Just trying your face wash for sensitive skin for the first time. I wear make up. Would you suggest maybe adding more jojoba or sweet almond oil to the mix to make it a bit more easy to remove make up ?

    • Sarah Lewis September 18, 2016 at 8:16 pm - Reply

      Hi, Bridget.
      My experience has been that the face wash removes makeup when used along with a washcloth or facial brush, but I like your idea of adding more oil to the mix to help easily remove heavier makeup. Oil dissolves oil, so I think that would help. I always suggest trying new formulations in a small test batch to see how it works for you before committing to a full batch. Please let us know how it works. I’m sure others would like to learn from your experiment, too.

  23. Gabi November 30, 2016 at 5:13 pm - Reply

    Sarah, Thank you so much for all the information!!! This is exactly what I was looking for 🙂 I’m a huge fan of the essential oils, I’ve been using them for almost 5 years. Slowly but Surely Replacing everything toxic from my household. Looking forward to try your face wash recipes tonight 🙂

  24. Melani Pipo May 6, 2017 at 11:19 pm - Reply

    Hi thanks for all the info you’ve provided. Have you used argan oil for any of the recipes?

  25. Siti May 12, 2017 at 5:05 pm - Reply

    Hi Sarah!

    I was wondering if i could replace rose water instead of distilled water. do you think it will be a good idea?

    • Sarah Lewis May 15, 2017 at 7:57 pm - Reply

      Hi Siti,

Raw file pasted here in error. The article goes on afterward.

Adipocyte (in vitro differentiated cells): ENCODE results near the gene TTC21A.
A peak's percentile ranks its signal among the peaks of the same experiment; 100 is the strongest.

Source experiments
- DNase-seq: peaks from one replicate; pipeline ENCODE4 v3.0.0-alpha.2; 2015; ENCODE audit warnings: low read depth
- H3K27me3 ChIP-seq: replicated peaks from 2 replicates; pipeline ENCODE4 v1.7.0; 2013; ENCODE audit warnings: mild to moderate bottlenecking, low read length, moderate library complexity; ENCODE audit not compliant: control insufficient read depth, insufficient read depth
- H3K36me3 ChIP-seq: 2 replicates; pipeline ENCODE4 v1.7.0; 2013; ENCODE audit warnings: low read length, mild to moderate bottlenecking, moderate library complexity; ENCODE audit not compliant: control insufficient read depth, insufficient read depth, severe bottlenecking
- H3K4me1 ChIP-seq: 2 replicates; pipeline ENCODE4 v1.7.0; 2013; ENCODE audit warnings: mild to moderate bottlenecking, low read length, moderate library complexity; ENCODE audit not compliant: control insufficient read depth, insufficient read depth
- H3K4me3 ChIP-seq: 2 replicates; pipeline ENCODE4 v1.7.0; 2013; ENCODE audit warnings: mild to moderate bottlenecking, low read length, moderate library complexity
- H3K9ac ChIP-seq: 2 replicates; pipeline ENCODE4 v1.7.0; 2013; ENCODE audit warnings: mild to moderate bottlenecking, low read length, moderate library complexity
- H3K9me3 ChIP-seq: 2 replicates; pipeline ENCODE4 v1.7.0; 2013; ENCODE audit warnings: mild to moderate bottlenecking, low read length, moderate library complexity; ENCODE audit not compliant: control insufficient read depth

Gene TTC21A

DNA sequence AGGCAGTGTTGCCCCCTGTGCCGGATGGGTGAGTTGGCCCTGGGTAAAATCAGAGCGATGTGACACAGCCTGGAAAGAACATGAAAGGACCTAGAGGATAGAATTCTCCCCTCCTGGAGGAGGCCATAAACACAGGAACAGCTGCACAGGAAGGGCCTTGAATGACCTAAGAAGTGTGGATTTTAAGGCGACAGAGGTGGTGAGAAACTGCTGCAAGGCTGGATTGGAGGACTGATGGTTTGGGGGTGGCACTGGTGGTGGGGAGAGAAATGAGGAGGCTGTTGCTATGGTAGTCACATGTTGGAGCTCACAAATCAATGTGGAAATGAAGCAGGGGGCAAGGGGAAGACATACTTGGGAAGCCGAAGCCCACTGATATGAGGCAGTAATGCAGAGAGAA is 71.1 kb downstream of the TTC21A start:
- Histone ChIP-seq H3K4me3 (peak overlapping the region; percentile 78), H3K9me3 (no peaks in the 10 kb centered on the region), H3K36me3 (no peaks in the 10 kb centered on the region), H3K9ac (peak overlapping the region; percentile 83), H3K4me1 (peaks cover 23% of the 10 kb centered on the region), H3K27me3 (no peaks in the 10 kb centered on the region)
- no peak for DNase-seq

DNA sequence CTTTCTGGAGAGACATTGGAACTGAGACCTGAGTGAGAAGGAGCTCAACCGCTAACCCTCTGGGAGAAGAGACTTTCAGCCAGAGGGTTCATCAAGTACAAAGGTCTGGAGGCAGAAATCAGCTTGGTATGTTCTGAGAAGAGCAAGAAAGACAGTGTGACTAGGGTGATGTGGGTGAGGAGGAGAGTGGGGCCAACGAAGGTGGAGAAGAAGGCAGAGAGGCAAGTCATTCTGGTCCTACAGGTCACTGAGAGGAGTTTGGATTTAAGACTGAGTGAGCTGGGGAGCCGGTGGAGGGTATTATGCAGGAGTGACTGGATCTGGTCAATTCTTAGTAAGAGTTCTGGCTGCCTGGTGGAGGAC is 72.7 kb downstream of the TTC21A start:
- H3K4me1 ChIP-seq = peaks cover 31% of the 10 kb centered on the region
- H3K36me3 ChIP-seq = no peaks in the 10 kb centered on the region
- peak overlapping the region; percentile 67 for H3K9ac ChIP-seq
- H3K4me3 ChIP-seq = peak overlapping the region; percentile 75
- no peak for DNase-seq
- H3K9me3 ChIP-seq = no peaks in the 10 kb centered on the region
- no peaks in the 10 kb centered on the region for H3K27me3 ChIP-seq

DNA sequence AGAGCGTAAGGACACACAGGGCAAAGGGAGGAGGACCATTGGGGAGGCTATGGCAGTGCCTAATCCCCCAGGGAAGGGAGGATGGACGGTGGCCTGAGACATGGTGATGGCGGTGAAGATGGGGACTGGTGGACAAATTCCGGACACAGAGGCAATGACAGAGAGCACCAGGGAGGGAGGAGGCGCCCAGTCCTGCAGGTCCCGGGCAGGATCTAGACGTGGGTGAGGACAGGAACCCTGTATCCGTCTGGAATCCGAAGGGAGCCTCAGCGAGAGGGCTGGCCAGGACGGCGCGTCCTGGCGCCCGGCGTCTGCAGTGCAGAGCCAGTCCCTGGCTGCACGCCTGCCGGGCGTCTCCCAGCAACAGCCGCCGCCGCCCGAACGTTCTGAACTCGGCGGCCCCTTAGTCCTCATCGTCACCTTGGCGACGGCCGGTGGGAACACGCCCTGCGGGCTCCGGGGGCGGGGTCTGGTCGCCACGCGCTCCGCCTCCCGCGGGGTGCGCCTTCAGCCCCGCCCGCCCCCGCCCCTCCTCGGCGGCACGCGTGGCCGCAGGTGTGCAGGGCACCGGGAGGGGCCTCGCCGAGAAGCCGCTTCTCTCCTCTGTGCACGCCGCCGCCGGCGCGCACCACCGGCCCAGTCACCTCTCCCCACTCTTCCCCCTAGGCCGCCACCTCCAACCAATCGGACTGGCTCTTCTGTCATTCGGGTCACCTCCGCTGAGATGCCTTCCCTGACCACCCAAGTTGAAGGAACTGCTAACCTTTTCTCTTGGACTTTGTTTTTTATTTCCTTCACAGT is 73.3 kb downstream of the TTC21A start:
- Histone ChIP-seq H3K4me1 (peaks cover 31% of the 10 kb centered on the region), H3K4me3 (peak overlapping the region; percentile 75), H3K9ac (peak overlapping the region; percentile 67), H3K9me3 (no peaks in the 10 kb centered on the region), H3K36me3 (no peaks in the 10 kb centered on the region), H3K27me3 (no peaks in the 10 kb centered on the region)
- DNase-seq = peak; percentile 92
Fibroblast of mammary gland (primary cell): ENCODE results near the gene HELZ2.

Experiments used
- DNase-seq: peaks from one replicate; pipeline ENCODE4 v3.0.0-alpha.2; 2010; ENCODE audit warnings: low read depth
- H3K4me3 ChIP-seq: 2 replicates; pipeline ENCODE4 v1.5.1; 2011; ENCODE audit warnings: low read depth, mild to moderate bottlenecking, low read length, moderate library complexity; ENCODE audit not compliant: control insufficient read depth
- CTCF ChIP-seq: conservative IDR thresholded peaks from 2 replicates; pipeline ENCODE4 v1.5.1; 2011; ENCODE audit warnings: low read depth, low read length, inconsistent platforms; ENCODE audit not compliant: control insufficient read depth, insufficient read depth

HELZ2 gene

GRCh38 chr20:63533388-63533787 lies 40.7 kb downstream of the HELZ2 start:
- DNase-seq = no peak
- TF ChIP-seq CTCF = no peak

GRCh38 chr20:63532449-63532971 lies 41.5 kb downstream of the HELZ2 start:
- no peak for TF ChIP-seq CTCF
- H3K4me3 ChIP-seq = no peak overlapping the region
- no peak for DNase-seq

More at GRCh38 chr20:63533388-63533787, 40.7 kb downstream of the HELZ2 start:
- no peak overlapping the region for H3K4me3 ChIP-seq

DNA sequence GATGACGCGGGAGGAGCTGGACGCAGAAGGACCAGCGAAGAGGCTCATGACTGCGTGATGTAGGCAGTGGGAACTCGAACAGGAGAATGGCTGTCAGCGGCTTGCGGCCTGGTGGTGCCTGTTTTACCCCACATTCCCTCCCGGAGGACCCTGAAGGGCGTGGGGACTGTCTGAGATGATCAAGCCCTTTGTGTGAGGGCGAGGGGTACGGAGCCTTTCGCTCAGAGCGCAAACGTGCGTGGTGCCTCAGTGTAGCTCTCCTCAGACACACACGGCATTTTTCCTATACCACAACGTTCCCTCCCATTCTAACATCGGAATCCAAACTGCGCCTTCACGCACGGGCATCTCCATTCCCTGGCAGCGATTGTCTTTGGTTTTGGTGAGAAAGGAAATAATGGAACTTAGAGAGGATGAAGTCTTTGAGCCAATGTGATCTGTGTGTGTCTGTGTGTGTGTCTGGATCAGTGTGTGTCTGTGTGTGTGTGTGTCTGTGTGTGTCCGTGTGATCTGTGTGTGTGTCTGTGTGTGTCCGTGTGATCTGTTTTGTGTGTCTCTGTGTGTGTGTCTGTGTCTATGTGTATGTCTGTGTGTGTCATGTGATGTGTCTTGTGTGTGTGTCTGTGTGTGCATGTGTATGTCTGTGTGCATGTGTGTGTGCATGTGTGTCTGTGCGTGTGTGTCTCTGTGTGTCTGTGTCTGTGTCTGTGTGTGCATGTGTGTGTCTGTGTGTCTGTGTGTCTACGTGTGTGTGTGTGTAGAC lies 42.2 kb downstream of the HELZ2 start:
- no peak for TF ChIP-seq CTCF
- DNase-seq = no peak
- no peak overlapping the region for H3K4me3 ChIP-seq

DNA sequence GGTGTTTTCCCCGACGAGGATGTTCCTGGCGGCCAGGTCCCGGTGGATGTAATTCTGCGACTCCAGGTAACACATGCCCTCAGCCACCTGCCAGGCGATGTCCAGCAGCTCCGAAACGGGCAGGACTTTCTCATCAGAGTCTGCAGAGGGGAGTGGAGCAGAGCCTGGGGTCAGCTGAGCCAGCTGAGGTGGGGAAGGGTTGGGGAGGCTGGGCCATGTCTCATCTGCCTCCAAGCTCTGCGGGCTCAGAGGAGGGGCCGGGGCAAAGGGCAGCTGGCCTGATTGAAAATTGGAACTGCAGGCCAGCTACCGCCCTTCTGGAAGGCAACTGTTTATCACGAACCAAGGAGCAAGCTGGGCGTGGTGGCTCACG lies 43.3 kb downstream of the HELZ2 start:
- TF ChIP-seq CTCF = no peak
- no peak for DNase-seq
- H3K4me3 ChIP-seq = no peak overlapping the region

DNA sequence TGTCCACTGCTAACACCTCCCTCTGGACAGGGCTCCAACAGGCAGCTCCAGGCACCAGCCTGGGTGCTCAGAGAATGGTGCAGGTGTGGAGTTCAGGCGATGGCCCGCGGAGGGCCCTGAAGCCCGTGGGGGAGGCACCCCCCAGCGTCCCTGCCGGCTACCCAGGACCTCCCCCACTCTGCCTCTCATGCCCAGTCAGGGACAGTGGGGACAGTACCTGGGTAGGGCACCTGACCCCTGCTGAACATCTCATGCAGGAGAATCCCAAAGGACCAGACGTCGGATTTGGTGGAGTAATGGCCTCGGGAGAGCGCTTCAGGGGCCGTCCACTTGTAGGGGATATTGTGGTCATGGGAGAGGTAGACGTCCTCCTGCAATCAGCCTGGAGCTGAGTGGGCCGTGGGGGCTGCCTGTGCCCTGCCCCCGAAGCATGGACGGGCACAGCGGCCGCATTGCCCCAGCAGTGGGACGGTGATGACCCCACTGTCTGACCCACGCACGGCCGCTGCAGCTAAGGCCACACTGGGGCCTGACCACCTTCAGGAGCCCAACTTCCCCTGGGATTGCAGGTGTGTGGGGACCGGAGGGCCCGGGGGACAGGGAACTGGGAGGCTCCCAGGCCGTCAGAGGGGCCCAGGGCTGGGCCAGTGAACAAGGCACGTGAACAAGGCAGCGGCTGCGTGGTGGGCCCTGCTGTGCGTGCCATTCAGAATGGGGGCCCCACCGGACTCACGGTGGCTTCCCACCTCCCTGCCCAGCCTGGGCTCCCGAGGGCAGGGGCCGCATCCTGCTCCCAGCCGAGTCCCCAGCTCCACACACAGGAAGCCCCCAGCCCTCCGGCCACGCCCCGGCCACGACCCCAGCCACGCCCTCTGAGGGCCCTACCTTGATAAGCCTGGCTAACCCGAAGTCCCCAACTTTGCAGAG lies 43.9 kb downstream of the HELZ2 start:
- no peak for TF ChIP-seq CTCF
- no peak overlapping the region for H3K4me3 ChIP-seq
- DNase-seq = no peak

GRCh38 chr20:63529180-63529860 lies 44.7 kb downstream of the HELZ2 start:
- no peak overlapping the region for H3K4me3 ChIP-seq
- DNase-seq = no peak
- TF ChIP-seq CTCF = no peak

I love that idea! I think rose water would be great in the foaming face wash in place of distilled water. It has so many great benefits for your skin.
      Thanks for sharing your idea with us.

  26. Venus Sulaiman June 6, 2017 at 10:32 pm - Reply

    Are there any options besides distilled water? Don’t have any on hand. If that’s the beat option I can just wait till I buy some. Thanks!

    • Sarah Lewis June 7, 2017 at 11:10 pm - Reply

      Yes, instead of distilled water you can use boiled-and-cooled filtered water.

  27. Anne June 22, 2017 at 2:04 am - Reply

    Hi Sarah! Thank you so much for sharing your recipe. If I don’t have a castile soap, can I substitute it with any liquid facial wash that I’m already using?

    • Sarah Lewis July 7, 2017 at 1:30 pm - Reply

      If your face wash is made from natural ingredients, it likely will work just fine to use it instead of Castile soap.

  28. Marge West August 10, 2017 at 7:04 am - Reply

    I made your recipe but the oils float to the top so every time I use it i have to shake it. Is there anything safe that I can add to prevent it from separating?

    • Sarah Lewis August 13, 2017 at 3:10 pm - Reply

      Hi Marge,
      Here are a couple ideas to try to help your oil and water stay mixed:
      1) use less water, or don’t even add any water when you make the soap. Instead when you’re ready to wash your face, pump out a little bi of the soap into your hand and add a little water at that point. Then agitate the soap and water in your palm to help it foam up a bit before applying to your face.
      2) use less carrier oil in the recipe. Experiment by adding 1/2 of the amount of oil to the soap and see if that stays emulsified for you. If it does, then you can add a little more carrier oil. If instead the mixture still separates, then try adding a little more Castile soap to balance out the oil.

  29. Kimberly Bennett October 7, 2017 at 8:13 pm - Reply

    My 6 year-old granddaughter and I just made the foaming face wash for mature skin! She did everything, it was THAT simple!! I found your site because of the 3-4 ingredient recipe. I like things EASY!! I couldn’t wait until tonight to use it so I have already washed my face and my skin feels SO soft AND toned!! I LOVE it!! Thank you so much!! I have made my own cleansers for years with Castille soap but always wanted a foaming wash with less ingredients and I am SOLD!!! It is incredible how much money this saves!!!!